A true jewel of the city of Marrakech and the Medina district, the Koutoubia Mosque represents Morocco's religious, historical and cultural heritage. Located 200m from Jemaa el-Fna Square and in the heart of the city's historic centre, it is a must if you visit the city.
The mosque was built in the 12th century, between 1120 and 1196 during the reign of the Almoravid Berber dynasty and under the leadership of the Caliph Yaqub al-Mansur.
In fact, two mosques were built during this period. The first was built between 1147 and 1157 but its construction was abandoned halfway when it was realized that the mihrab (i.e. the niche indicating the direction of Mecca) was not perfectly oriented towards Mecca.
The second mosque is the one we know today, and it is located next to the structure of the first one. In truth, its mihrab is even further away from the direction of Mecca than the first mosque, but the mosque experienced many difficulties during its construction, due to the change of reign.
The mosque is nicknamed "mosque of booksellers" because it is located next to the former souk of booksellers. Its name is derived from the Arabic Kitab, which means book.
Outside, the building is built in brick and sandstone and the towers are decorated with turquoise blue earthenware motifs. A private entrance is reserved for the imam and another is reserved for the prince or king. Inside, there are more than 100 columns and 17 naves. The prayer area is in the shape of a T and is one of the largest halls in the West since it can accommodate more than 20,000.
The minaret is probably the most impressive part of the mosque: 77 meters high with the arrow, it is supposed to be visible from 29 kilometres away! An official ordinance even prohibits the construction of buildings taller than palm trees in the city to promote it. This is the place from which the muezzin calls for prayer, 5 times a day.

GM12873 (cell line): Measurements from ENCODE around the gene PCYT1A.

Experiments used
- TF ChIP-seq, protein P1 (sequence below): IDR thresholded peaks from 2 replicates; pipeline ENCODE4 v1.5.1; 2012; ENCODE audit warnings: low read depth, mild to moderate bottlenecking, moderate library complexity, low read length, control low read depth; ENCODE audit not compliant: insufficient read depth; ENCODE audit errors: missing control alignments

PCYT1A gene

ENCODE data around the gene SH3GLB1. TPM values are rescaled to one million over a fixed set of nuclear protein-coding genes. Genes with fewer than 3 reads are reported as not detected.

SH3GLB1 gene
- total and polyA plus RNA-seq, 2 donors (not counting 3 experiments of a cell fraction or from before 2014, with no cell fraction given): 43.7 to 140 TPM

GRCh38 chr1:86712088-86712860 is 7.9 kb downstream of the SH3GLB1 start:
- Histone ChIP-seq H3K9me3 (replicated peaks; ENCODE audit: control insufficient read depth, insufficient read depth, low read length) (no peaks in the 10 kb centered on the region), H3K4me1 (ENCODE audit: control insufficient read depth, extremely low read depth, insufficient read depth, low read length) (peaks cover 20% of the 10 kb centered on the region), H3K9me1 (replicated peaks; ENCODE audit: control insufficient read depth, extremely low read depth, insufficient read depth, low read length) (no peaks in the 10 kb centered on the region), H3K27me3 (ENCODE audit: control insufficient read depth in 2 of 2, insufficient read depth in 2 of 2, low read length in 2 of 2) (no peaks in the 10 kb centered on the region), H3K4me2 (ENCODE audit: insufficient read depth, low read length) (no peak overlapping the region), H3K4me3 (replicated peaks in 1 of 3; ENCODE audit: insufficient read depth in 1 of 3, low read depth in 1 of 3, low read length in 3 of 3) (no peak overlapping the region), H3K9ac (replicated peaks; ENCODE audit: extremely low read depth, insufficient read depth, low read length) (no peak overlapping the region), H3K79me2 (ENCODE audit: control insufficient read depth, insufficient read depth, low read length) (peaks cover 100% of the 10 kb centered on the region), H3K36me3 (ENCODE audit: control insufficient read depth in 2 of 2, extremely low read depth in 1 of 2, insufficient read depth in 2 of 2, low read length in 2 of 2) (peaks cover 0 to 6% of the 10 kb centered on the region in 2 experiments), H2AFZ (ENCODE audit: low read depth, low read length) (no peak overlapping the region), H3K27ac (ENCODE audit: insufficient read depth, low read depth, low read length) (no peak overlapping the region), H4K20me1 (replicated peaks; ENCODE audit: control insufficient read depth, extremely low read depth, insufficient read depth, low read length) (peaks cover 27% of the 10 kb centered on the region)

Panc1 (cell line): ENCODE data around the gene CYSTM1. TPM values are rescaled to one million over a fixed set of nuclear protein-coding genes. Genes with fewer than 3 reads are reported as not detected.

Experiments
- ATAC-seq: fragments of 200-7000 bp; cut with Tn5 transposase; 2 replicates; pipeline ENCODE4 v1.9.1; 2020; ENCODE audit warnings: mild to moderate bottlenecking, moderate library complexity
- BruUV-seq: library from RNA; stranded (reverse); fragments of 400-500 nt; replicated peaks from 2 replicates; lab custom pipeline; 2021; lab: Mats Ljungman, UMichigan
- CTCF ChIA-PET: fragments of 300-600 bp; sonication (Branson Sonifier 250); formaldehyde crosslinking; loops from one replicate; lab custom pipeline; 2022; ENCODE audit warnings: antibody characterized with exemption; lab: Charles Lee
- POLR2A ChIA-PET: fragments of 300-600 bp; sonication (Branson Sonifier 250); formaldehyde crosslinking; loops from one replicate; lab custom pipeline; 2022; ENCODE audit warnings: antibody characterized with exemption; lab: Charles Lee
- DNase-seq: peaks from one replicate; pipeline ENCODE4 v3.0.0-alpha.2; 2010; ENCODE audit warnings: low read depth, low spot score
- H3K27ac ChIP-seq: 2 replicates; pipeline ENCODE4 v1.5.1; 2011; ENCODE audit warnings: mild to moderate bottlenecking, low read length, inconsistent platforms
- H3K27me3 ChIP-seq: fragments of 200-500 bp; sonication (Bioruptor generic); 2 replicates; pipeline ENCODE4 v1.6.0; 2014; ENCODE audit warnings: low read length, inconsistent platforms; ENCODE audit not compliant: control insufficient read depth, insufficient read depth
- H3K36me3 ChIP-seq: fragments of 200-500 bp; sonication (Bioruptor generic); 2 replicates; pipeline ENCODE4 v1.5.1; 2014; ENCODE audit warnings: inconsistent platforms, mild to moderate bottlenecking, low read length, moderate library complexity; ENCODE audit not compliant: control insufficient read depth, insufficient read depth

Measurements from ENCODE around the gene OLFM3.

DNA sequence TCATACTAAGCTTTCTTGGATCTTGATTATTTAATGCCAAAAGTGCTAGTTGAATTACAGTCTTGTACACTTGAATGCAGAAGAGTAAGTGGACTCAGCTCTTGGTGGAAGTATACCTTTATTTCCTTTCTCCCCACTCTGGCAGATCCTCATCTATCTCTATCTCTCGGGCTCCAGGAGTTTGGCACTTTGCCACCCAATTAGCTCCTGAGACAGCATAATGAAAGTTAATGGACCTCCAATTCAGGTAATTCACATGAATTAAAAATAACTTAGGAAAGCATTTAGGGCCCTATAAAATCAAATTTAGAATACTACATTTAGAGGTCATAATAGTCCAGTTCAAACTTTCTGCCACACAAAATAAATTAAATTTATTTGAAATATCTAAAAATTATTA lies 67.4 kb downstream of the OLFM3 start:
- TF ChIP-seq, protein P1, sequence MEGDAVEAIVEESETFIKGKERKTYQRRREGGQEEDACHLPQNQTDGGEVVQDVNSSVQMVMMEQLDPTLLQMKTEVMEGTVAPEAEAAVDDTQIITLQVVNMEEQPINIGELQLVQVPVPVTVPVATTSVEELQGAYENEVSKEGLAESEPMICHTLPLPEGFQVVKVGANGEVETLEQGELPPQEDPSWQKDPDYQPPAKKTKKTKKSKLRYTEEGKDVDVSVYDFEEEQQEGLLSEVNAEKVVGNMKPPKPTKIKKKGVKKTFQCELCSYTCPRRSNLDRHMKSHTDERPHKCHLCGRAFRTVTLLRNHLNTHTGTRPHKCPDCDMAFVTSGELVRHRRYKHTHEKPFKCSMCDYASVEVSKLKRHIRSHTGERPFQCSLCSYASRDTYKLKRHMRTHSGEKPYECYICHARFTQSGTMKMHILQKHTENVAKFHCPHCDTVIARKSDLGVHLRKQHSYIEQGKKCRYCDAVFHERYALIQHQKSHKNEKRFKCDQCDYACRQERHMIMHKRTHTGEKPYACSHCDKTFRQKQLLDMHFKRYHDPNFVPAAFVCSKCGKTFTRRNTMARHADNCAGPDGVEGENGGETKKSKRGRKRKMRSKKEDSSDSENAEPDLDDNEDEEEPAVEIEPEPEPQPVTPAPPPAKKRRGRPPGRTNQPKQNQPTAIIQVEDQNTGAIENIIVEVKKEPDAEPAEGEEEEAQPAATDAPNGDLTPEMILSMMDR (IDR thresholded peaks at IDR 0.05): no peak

Several legends trace the origin of the golden balls that make up the arrow at the top of the minaret. According to one of them, the arrow was originally made of 3 balls of pure gold, from the jewels of the Caliph's wife who committed the sacrilege of breaking her fast for 3 hours during Ramadan.
For others, these balls represent the three elements (water, earth and fire) or the three most important mosques: the al-Harâm Mosque in Mecca, the Prophet's Mosque in Madinah and the al-Aqsa Mosque in Jerusalem.
As with all active Muslim places of worship, you won’t be able to visit the Koutoubia Mosque if you are not a Muslim. However, you can still visit the mosque's gardens, which are very pleasant, especially in spring, since the smell of orange blossoms smells of the place.
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